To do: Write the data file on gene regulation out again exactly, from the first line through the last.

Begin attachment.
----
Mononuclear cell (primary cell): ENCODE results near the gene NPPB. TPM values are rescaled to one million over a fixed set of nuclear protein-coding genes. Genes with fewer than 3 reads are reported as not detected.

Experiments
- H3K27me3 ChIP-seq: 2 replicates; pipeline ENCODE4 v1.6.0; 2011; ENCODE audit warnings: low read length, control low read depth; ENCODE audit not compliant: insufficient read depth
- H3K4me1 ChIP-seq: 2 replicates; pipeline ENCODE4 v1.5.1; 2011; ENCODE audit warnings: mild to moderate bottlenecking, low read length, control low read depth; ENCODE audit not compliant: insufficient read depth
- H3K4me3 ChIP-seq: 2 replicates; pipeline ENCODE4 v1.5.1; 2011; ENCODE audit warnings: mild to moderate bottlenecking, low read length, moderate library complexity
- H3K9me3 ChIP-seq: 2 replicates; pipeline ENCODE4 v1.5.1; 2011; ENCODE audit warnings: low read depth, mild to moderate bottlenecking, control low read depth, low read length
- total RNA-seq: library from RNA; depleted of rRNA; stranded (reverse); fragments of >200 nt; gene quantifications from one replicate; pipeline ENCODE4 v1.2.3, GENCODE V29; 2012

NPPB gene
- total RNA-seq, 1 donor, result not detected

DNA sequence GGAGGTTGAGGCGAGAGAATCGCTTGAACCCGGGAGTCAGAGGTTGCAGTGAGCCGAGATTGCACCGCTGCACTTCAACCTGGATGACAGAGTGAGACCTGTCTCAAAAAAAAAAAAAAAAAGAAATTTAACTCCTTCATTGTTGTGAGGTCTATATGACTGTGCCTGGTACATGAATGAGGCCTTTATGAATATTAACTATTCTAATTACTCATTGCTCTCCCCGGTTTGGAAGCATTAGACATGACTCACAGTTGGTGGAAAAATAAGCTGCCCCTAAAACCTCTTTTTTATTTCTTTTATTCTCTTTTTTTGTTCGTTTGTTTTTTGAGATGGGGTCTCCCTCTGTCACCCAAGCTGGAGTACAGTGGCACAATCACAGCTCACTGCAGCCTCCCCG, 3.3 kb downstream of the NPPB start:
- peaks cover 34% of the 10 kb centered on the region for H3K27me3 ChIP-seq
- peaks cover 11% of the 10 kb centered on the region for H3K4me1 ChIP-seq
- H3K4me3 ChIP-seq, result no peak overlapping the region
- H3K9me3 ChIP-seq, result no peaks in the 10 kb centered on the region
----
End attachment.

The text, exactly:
Mononuclear cell (primary cell): ENCODE results near the gene NPPB. TPM values are rescaled to one million over a fixed set of nuclear protein-coding genes. Genes with fewer than 3 reads are reported as not detected.

Experiments
- H3K27me3 ChIP-seq: 2 replicates; pipeline ENCODE4 v1.6.0; 2011; ENCODE audit warnings: low read length, control low read depth; ENCODE audit not compliant: insufficient read depth
- H3K4me1 ChIP-seq: 2 replicates; pipeline ENCODE4 v1.5.1; 2011; ENCODE audit warnings: mild to moderate bottlenecking, low read length, control low read depth; ENCODE audit not compliant: insufficient read depth
- H3K4me3 ChIP-seq: 2 replicates; pipeline ENCODE4 v1.5.1; 2011; ENCODE audit warnings: mild to moderate bottlenecking, low read length, moderate library complexity
- H3K9me3 ChIP-seq: 2 replicates; pipeline ENCODE4 v1.5.1; 2011; ENCODE audit warnings: low read depth, mild to moderate bottlenecking, control low read depth, low read length
- total RNA-seq: library from RNA; depleted of rRNA; stranded (reverse); fragments of >200 nt; gene quantifications from one replicate; pipeline ENCODE4 v1.2.3, GENCODE V29; 2012

NPPB gene
- total RNA-seq, 1 donor, result not detected

DNA sequence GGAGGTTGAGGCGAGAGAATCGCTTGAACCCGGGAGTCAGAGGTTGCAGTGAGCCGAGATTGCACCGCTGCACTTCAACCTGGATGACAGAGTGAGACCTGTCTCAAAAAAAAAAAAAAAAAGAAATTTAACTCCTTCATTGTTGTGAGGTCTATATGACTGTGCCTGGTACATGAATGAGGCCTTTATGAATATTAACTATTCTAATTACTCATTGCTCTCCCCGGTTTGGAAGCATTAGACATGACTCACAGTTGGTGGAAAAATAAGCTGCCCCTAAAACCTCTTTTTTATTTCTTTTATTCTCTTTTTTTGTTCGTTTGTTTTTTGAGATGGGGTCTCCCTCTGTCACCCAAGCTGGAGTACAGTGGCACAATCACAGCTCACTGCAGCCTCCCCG, 3.3 kb downstream of the NPPB start:
- peaks cover 34% of the 10 kb centered on the region for H3K27me3 ChIP-seq
- peaks cover 11% of the 10 kb centered on the region for H3K4me1 ChIP-seq
- H3K4me3 ChIP-seq, result no peak overlapping the region
- H3K9me3 ChIP-seq, result no peaks in the 10 kb centered on the region